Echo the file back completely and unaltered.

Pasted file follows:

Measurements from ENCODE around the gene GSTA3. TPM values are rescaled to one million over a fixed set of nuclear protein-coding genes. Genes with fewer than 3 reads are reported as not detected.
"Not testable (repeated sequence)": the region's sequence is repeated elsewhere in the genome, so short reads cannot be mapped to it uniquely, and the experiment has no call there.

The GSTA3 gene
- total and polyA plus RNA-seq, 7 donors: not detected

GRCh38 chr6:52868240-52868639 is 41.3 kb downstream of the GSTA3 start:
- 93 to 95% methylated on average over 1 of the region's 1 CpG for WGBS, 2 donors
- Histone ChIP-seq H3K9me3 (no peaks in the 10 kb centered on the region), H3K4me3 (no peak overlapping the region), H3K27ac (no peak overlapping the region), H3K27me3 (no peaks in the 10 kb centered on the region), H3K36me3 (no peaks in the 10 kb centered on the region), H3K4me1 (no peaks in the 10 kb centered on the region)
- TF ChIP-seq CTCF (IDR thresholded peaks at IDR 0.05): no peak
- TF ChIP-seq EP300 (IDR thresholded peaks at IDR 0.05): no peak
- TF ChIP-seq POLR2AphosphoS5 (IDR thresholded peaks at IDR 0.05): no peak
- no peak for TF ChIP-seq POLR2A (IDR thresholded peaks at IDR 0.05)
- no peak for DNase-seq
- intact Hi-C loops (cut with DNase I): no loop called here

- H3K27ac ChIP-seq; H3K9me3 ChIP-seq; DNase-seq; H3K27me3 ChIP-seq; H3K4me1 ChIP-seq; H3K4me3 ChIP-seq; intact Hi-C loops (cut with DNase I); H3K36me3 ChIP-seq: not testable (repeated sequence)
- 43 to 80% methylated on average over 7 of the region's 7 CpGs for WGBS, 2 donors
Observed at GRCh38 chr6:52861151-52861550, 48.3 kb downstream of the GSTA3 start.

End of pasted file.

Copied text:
Measurements from ENCODE around the gene GSTA3. TPM values are rescaled to one million over a fixed set of nuclear protein-coding genes. Genes with fewer than 3 reads are reported as not detected.
"Not testable (repeated sequence)": the region's sequence is repeated elsewhere in the genome, so short reads cannot be mapped to it uniquely, and the experiment has no call there.

The GSTA3 gene
- total and polyA plus RNA-seq, 7 donors: not detected

GRCh38 chr6:52868240-52868639 is 41.3 kb downstream of the GSTA3 start:
- 93 to 95% methylated on average over 1 of the region's 1 CpG for WGBS, 2 donors
- Histone ChIP-seq H3K9me3 (no peaks in the 10 kb centered on the region), H3K4me3 (no peak overlapping the region), H3K27ac (no peak overlapping the region), H3K27me3 (no peaks in the 10 kb centered on the region), H3K36me3 (no peaks in the 10 kb centered on the region), H3K4me1 (no peaks in the 10 kb centered on the region)
- TF ChIP-seq CTCF (IDR thresholded peaks at IDR 0.05): no peak
- TF ChIP-seq EP300 (IDR thresholded peaks at IDR 0.05): no peak
- TF ChIP-seq POLR2AphosphoS5 (IDR thresholded peaks at IDR 0.05): no peak
- no peak for TF ChIP-seq POLR2A (IDR thresholded peaks at IDR 0.05)
- no peak for DNase-seq
- intact Hi-C loops (cut with DNase I): no loop called here

- H3K27ac ChIP-seq; H3K9me3 ChIP-seq; DNase-seq; H3K27me3 ChIP-seq; H3K4me1 ChIP-seq; H3K4me3 ChIP-seq; intact Hi-C loops (cut with DNase I); H3K36me3 ChIP-seq: not testable (repeated sequence)
- 43 to 80% methylated on average over 7 of the region's 7 CpGs for WGBS, 2 donors
Observed at GRCh38 chr6:52861151-52861550, 48.3 kb downstream of the GSTA3 start.